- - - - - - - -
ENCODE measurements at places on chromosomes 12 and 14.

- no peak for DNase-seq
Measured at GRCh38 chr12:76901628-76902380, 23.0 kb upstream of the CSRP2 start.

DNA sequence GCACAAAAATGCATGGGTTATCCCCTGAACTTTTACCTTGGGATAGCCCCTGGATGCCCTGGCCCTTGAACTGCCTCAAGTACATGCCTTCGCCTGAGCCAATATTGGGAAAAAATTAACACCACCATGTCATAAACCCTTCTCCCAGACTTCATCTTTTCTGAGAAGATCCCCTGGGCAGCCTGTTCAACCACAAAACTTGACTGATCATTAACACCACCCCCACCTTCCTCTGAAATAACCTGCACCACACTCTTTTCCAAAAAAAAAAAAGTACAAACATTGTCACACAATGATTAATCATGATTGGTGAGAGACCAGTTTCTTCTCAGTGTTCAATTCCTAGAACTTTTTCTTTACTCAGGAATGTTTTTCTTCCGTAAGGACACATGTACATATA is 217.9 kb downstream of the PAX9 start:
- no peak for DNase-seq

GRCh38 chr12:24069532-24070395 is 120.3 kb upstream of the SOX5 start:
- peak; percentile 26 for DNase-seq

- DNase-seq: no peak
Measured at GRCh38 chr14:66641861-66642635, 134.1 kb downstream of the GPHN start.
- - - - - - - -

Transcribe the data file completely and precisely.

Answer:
ENCODE measurements at places on chromosomes 12 and 14.

- no peak for DNase-seq
Measured at GRCh38 chr12:76901628-76902380, 23.0 kb upstream of the CSRP2 start.

DNA sequence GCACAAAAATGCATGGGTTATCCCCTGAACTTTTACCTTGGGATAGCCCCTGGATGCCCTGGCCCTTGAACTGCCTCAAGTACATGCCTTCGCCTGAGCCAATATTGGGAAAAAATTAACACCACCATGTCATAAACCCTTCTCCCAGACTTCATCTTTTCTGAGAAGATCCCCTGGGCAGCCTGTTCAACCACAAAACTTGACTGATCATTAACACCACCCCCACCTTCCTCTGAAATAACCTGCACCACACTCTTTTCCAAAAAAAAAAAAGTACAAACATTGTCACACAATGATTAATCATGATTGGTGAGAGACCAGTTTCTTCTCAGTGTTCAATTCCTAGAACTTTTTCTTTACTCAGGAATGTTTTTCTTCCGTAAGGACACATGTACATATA is 217.9 kb downstream of the PAX9 start:
- no peak for DNase-seq

GRCh38 chr12:24069532-24070395 is 120.3 kb upstream of the SOX5 start:
- peak; percentile 26 for DNase-seq

- DNase-seq: no peak
Measured at GRCh38 chr14:66641861-66642635, 134.1 kb downstream of the GPHN start.